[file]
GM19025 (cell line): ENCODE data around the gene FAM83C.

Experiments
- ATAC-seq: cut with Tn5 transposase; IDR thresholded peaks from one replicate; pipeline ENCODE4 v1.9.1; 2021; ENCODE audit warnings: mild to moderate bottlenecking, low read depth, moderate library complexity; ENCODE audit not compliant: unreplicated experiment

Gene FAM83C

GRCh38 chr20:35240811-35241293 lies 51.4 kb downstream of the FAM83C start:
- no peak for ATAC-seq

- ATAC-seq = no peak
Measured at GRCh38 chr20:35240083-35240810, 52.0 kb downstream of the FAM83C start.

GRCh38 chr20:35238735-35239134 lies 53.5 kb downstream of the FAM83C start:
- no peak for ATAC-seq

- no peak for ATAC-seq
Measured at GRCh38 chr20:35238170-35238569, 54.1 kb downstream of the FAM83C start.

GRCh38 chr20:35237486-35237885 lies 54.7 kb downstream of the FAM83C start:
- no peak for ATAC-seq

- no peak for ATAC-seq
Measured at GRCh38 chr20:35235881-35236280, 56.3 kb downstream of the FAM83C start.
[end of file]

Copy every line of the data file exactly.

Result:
GM19025 (cell line): ENCODE data around the gene FAM83C.

Experiments
- ATAC-seq: cut with Tn5 transposase; IDR thresholded peaks from one replicate; pipeline ENCODE4 v1.9.1; 2021; ENCODE audit warnings: mild to moderate bottlenecking, low read depth, moderate library complexity; ENCODE audit not compliant: unreplicated experiment

Gene FAM83C

GRCh38 chr20:35240811-35241293 lies 51.4 kb downstream of the FAM83C start:
- no peak for ATAC-seq

- ATAC-seq = no peak
Measured at GRCh38 chr20:35240083-35240810, 52.0 kb downstream of the FAM83C start.

GRCh38 chr20:35238735-35239134 lies 53.5 kb downstream of the FAM83C start:
- no peak for ATAC-seq

- no peak for ATAC-seq
Measured at GRCh38 chr20:35238170-35238569, 54.1 kb downstream of the FAM83C start.

GRCh38 chr20:35237486-35237885 lies 54.7 kb downstream of the FAM83C start:
- no peak for ATAC-seq

- no peak for ATAC-seq
Measured at GRCh38 chr20:35235881-35236280, 56.3 kb downstream of the FAM83C start.